The menu seemed to be shouting at me the words, “A World of Flavor!”
Lakeside Café Family Eatery had a menu nearly big enough to span the globe. And, given it is in a spot along Coliseum Boulevard North where Cosmos and Liberty Diner II fell to the wayside, I figured it might need a lot of flavor to keep going.
But once I found my way through that vast menu, what I discovered was that this diner had several worthwhile offerings, an acceptable atmosphere and a friendly and competent staff.
That menu was similar to its predecessors and that made sense because Lakeside’s owner, Luis Galicia, worked at the original Cosmos. When that Cosmos closed, he went to the one in Defiance, Ohio, and worked there until the opportunity to open Lakeside Café presented itself. Galicia also honed his diner skills at Omega Family Restaurant on Coliseum Boulevard, which closed in 2006.
His experience working in Greek-owned restaurants was well represented by the Mediterranean salad. It had fresh iceberg lettuce, big tomato wedges, kalamata olives, red onion, cucumber, crumbled feta, pepperoncinis and oregano. It came with a much thicker, sweeter dressing than the usual oil-based vinaigrette most places serve, but it still had the right zesty flavor to accentuate the salad.
Lakeside Café offered a couple of meal-sized variations of this salad: a grilled chicken and a gyro. The gyro version also included fresh, crunchy green peppers and more than a gyro’s worth of sliced lamb and beef gyro meat that was nicely seasoned and of good quality. The salad had a pita on the side, so you could have taken enough meat off to make an actual gyro and still had plenty.
The spinach pie was another Greek winner with three phyllo dough triangles filled with a mixture of feta cheese and chopped spinach that really packed a wallop of fresh, green-vegetable flavor. It was also flanked by a baby Greek salad, roasted Greek-style potatoes and a serving of rather tasty rice pilaf. The only knock was that the potatoes, though roasted well and nicely browned, lacked the punch of lemon and oregano that separates them from regular roasted spuds.
The lemon-rice soup and baklava – a dessert included with all of the entrées in the “Dinner Greek Style” part of the menu – failed to deliver. The soup had too much lemon and was overly acidic. The baklava, served warm, must have been microwaved because its phyllo dough layers were chewy and tough instead of flaky and crisp. It was pretty much inedible.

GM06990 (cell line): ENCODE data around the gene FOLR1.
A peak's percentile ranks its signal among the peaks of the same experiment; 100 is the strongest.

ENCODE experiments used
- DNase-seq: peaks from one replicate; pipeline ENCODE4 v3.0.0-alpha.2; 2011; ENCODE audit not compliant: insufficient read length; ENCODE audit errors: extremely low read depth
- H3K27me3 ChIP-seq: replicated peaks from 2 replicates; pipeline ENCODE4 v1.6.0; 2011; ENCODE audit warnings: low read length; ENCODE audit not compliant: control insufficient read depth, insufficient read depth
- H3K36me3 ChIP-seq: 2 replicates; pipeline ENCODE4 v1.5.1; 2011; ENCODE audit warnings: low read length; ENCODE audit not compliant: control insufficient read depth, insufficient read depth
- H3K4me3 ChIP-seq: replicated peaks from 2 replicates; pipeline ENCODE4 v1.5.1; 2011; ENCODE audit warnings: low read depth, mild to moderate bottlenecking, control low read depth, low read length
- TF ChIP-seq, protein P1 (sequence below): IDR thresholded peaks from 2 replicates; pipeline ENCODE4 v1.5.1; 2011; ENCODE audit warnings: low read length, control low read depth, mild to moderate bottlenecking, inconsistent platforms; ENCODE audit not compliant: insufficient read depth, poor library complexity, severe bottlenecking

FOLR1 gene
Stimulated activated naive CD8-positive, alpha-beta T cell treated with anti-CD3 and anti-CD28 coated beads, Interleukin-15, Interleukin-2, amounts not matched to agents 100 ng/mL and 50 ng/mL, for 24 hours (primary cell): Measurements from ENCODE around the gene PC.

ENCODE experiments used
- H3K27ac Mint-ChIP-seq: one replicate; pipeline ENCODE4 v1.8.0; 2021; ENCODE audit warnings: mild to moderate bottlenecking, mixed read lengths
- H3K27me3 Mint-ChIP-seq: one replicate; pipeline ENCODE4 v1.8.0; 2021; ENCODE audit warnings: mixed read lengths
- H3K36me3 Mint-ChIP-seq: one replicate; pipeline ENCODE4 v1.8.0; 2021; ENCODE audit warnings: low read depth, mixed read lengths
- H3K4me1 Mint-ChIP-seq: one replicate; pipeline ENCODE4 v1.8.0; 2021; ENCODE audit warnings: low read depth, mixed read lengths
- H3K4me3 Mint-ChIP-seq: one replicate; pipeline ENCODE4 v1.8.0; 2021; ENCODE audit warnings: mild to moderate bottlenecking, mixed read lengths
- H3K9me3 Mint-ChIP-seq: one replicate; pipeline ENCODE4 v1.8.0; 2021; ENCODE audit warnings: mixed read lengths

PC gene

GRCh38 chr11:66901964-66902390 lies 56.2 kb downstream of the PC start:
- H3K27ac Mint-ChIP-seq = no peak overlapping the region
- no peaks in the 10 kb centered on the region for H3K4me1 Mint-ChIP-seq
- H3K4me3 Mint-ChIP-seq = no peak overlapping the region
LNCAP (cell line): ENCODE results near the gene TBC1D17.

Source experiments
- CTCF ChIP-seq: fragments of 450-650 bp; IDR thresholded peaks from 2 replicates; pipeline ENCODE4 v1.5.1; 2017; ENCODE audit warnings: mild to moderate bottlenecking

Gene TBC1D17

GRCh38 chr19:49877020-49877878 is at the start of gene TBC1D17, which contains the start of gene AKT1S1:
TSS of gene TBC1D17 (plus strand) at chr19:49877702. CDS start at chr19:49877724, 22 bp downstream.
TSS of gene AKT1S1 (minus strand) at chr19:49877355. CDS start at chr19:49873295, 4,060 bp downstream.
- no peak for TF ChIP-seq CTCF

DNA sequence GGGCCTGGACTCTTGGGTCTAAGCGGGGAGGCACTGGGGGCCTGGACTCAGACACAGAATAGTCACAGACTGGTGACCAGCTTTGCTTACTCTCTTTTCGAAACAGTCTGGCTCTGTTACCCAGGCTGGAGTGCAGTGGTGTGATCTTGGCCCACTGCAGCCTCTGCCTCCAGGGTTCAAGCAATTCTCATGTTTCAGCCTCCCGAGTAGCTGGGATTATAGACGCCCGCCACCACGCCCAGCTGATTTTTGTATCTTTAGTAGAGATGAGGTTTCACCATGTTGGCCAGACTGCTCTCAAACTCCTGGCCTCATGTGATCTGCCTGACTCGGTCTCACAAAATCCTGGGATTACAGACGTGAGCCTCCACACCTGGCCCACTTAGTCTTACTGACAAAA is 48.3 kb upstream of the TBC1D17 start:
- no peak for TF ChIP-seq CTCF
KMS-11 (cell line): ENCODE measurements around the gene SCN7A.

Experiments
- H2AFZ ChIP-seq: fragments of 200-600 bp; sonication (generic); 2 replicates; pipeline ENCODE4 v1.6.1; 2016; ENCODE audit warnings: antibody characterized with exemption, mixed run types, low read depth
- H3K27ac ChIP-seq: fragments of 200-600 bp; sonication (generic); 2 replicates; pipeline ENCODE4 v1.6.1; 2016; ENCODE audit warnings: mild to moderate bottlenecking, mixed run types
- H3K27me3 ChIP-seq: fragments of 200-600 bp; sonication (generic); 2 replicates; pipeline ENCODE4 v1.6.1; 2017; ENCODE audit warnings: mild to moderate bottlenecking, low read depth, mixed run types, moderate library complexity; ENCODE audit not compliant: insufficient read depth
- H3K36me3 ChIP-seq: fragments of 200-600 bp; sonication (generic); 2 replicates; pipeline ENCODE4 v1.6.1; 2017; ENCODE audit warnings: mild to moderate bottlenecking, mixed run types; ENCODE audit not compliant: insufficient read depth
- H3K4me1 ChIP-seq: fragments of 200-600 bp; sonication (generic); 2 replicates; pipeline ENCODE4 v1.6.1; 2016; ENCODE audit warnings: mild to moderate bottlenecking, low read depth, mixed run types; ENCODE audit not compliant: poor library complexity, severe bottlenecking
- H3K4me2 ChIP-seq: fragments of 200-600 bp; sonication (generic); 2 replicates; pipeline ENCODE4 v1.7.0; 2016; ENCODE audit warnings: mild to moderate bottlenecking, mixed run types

The other dessert offerings – assorted cakes from Chicago Sweet Connection Bakery – were fabulous. The Coconut Butter Cream cake was the kind of dessert I will go back for again and again. This four-tiered cake was moist, had a rich frosting packed with shaved coconut and the serving size was enormous. Adding to my glee, slices of cake are often sold at half-price on weekends as Lakeside wants to ensure freshness. The Chocolate Fudge cake was just as decadent but was almost too rich at the end of my meal since Lakeside is the kind of place that goes overboard when it comes to portion size.
Other good finds:
•Fried pickles. This appetizer was hard to stop eating. The thin dill chips struggled to hold onto its coarse breading, but they were crunchy, not at all oily and great when dipped into some ranch dressing.
•Fried walleye. I had the all-you-can-eat special during one weekend visit and one plate was all I could eat. Three large fillets – narrow but nearly 10 inches long – covered two smaller fillets on the plate. I had to add some salt to the crispy breading, but the fish inside was light, flaky, moist, sweet and delicious.
•Club sandwich. Turkey and bacon in both layers of this stacked sandwich, the hickory-smoked bacon was perfectly cooked and there was plenty, the bread was lightly toasted so it still had some softness to it, and it was just a great version of this diner classic.
•Farmhouse Frittata. From the breakfast menu, which is offered all day, it had a lot of meat and was plenty filling. In addition to the hash browns and eggs, it had sausage, green peppers, tomatoes and cheddar cheese, and was covered in white gravy. The pancakes on the side were nice, but my side of bacon was underdone.
Lakeside Café does not offer much in terms of décor. It has not changed much since it was Liberty Diner II. It has a boring continental style with lackluster banquet chairs and furnishings.
The service, however, was stellar. The food arrived surprisingly quick, my servers made several suggestions and never left my parties alone for too long.
So given my experiences there, I think Lakeside Café will buck the trend that has haunted the past two restaurants that have called this location home. A plethora of offerings, solid execution of those offerings and employees that know what they are doing should ensure that.
Restaurant: Lakeside Café
Address: 1040 Coliseum Blvd. N.
Hours: 6 a.m. to 8 p.m. Monday through Thursday; 1 a.m. to 9 p.m. Friday and Saturday; 7 a.m. to 3 p.m. Sunday
Handicapped accessible: Yes
Credit cards: Yes
Menu: Fried pickles ($6.29), Farmhouse Frittata ($8.29), walleye ($7.99), Greek salad ($8.29), spinach pie ($9.29), club sandwich ($7.29), cakes ($3.99)
Rating breakdown: Food: ** (3-star maximum); atmosphere: 0 (1 maximum), service: * (1 maximum)
Note: Restaurants are categorized by price range: $ (less than $20 for three-course meal), $$ ($20-$29); $$$ ($30-$39), $$$$ ($40-$49), $$$$$ ($50 and up).